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Our plane lands at night—a disconcertingly mild February night—and there's hardly any snow to be seen. And no sign of mountains. And the city, ancient Sarajevo, capital of the Yugoslavian republic of Bosnia-Herzegovina, seems about as exotic as Fort Wayne. All around are high-rise apartments and lots of auto traffic. The murk of pollution, which contains more than a hint of garlic, obliterates the stars. This place will be the site of the 1984 Winter Olympics.
Outside the airport a smiling man separates himself from the unsmiling throng. He's wearing a black blazer and a fur cap. He is short, round as a rubber ball and almost as bouncy. He offers us hail-fellow handshakes that are as meaty as those of any Indiana Rotarian. This is Pavle Lukać, 52, press chief of the Sarajevo Olympics and a longtime political journalist who has covered the U.N. for Yugoslav papers and lived for years in Canada. He's the epitome of Balkan boosterism, as he speaks in an exuberant shout: "Hallo! Oho! You are here! Welcome! How do you like my blazer? I have bought it in Los Angeles used for $12. It doesn't look that inexpensive, does it? I think not." Certainly not. Pavle wears the $12 blazer every day that we are in Sarajevo. It's a nice fit. Perhaps it was once owned by Peter Lorre.
Lukać is relentless in his optimism. "All is on schedule, all is O.K.," he says. "There's plenty of snow in the mountains, beautiful cold snow. All of our facilities are well under way. They will be finished before 1982 is over. I guarantee it. You will see by daylight."
An Olympics in Sarajevo? Some feel there's reason for doubt. Just before we left for Yugoslavia, a Viennese journalist told us with an imperious curl of the lip, "They are Balkan. They will never put it together. They can organize nothing. Their greatest moment in history came about only through the acts of fops and fools."
Well, the history of Sarajevo runs back some 40 centuries, and its hustling old town is alive with vestiges of the diverse civilizations—from the ancient Illyrians to medieval Turks to the 19th century grandeur of the Austro-Hungarian Empire to the jackbooted brutalities of Nazi Germany to the socialism of Josip Broz Tito. Yet, despite the comings and goings of all the above, Sarajevo's single most notable moment occurred on June 28, 1914—St. Vitus Day—when an assassin killed Austrian Archduke Franz Ferdinand and his wife and ignited World War I.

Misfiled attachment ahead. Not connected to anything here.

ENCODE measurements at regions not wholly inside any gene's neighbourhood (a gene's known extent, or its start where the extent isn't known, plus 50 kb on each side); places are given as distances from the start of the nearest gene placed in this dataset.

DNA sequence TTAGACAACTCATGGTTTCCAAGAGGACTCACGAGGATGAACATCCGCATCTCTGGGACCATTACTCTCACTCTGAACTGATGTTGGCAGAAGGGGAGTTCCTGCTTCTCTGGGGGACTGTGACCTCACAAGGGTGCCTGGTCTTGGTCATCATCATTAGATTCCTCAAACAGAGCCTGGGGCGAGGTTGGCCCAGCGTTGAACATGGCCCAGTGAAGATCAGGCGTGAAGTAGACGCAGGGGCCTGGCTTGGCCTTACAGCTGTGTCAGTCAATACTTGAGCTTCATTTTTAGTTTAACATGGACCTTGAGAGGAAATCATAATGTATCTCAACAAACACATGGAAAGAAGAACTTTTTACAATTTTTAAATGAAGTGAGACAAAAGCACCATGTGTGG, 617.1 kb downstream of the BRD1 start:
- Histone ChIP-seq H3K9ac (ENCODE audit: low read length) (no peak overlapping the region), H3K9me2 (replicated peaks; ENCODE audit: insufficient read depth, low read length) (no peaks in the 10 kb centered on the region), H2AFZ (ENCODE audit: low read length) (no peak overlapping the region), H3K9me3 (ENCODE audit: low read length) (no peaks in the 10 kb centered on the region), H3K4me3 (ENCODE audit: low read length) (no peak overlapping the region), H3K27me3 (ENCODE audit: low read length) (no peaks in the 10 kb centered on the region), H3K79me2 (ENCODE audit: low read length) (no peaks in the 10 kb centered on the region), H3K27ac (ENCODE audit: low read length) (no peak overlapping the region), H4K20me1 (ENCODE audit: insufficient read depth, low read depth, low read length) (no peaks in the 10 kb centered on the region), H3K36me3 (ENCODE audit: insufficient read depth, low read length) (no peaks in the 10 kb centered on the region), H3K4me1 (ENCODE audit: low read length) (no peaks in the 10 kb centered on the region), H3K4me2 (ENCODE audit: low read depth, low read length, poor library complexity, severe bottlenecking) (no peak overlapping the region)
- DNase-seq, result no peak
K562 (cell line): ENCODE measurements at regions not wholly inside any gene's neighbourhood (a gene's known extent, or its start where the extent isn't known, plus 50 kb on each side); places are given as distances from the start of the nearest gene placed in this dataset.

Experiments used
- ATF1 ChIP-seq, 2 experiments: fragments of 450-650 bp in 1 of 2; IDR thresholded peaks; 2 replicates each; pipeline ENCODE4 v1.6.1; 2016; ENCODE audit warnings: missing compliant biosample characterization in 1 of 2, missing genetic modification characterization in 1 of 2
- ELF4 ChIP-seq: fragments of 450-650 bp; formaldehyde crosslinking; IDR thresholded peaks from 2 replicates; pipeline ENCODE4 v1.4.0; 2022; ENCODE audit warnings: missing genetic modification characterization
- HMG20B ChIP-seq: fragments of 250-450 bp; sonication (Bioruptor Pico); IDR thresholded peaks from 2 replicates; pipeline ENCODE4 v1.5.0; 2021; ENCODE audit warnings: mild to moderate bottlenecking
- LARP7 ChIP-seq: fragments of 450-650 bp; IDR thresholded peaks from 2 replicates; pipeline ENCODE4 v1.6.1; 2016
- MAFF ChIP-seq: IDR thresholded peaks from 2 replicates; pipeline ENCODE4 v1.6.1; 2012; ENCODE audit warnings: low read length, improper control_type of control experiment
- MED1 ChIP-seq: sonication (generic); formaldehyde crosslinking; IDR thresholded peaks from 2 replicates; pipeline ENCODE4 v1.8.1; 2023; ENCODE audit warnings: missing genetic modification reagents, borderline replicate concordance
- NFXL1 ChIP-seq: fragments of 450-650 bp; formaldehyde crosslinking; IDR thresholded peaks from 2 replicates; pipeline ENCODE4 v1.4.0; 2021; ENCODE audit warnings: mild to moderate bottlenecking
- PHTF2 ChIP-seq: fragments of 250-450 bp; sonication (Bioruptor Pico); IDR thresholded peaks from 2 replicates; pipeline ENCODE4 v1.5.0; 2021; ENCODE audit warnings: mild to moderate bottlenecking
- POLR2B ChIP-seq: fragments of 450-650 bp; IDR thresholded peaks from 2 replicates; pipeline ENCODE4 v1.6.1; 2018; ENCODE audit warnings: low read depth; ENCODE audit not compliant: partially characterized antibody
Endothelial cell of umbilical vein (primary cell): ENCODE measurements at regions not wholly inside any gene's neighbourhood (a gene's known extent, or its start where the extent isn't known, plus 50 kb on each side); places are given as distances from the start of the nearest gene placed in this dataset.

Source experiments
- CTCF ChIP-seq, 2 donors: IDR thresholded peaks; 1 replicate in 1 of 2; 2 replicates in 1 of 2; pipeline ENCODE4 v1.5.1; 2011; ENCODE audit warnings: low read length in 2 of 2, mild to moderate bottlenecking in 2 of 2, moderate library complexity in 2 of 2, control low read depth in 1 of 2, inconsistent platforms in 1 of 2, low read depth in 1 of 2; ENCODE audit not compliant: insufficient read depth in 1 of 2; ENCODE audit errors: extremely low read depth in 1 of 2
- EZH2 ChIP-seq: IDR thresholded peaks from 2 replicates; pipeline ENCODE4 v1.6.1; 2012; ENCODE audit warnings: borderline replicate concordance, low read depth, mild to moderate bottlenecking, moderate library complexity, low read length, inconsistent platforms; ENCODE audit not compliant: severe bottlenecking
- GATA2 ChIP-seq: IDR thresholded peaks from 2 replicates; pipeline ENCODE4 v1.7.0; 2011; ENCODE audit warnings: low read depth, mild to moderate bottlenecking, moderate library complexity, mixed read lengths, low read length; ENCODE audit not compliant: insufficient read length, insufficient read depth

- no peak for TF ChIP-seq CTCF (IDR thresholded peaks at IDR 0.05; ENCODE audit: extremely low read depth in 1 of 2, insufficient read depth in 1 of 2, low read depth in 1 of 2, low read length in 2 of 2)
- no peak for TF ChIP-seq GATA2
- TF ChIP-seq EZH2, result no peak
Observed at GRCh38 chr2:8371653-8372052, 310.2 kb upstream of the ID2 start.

Sarajevo is quite happy to take credit where credit is due, mainly because the locals consider the assassinations to have been a patriotic act. On the street corner from which the gunman fired, one can place his feet in shoe prints embedded in the sidewalk concrete precisely where the killer stood—just as one might stand in the footprints of Tyrone Power or Myrna Loy at Mann's [formerly Grauman's] Chinese Theater in Hollywood. The bridge across the street from the spot where the gunman fired is named after the assassin, Gavrilo Princip, and there's a plaque nearby that describes the killer as an "initiator of liberty."
Initiator of liberty? Well, what about the fops and fools mentioned by the scornful Viennese? How one describes Princip and his comrades, it seems, depends on one's point of view. But one thing is sure: It's impossible to fully appreciate Sarajevo—then or now—without knowing at least the bare outline of that bizarre act.
Princip, a frail, neurotic, 19-year-old student, was one of seven conspirators, Serbian nationalists who were opposed to the Austro-Hungarian rule, scattered along the route to be followed by the archduke's 1910 Gräf und Stift, a huge, open touring car. They were muzzy youngsters, armed with bombs, revolvers and vials of cyanide with which to commit suicide if captured. The car rolled past the first and the second would-be assassin. Not a shot was fired, not a bomb thrown. The third heaved his bomb. It flew high and wide, missing the archduke by a large margin before it exploded, wounding a passenger in the car behind the archduke's. The sound of the bomb blast led Princip and three other conspirators farther down the street to believe that the archduke had had it. They relaxed and then gaped in disbelief as the Gräf und Stift sped past them with Franz Ferdinand sitting in back, alive and well and angry as hell about the bomb.
The motorcade proceeded to the town hall where the archduke made a speech and debated with the military governor of the province whether it was safe to continue his drive through the streets. Incredibly, Franz Ferdinand and his wife got back in the car, although the military governor decreed that, as a precaution, the motorcade would deviate from the announced route by going straight along the Miljacka river instead of making a turn opposite a certain bridge.